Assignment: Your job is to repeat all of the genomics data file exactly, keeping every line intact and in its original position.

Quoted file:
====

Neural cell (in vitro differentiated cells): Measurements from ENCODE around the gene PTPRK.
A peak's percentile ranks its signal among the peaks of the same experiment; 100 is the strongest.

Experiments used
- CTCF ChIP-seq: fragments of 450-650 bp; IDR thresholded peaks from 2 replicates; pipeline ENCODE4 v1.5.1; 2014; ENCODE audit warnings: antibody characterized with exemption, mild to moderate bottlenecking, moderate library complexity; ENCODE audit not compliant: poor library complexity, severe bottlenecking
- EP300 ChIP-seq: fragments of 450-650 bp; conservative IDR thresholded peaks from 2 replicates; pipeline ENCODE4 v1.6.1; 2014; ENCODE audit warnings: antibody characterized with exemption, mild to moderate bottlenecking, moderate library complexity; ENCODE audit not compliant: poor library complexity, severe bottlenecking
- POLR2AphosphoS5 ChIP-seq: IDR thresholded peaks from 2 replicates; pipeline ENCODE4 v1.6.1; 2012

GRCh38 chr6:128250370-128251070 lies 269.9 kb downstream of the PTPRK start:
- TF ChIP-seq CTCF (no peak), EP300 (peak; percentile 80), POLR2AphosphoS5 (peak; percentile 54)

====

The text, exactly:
Neural cell (in vitro differentiated cells): Measurements from ENCODE around the gene PTPRK.
A peak's percentile ranks its signal among the peaks of the same experiment; 100 is the strongest.

Experiments used
- CTCF ChIP-seq: fragments of 450-650 bp; IDR thresholded peaks from 2 replicates; pipeline ENCODE4 v1.5.1; 2014; ENCODE audit warnings: antibody characterized with exemption, mild to moderate bottlenecking, moderate library complexity; ENCODE audit not compliant: poor library complexity, severe bottlenecking
- EP300 ChIP-seq: fragments of 450-650 bp; conservative IDR thresholded peaks from 2 replicates; pipeline ENCODE4 v1.6.1; 2014; ENCODE audit warnings: antibody characterized with exemption, mild to moderate bottlenecking, moderate library complexity; ENCODE audit not compliant: poor library complexity, severe bottlenecking
- POLR2AphosphoS5 ChIP-seq: IDR thresholded peaks from 2 replicates; pipeline ENCODE4 v1.6.1; 2012

GRCh38 chr6:128250370-128251070 lies 269.9 kb downstream of the PTPRK start:
- TF ChIP-seq CTCF (no peak), EP300 (peak; percentile 80), POLR2AphosphoS5 (peak; percentile 54)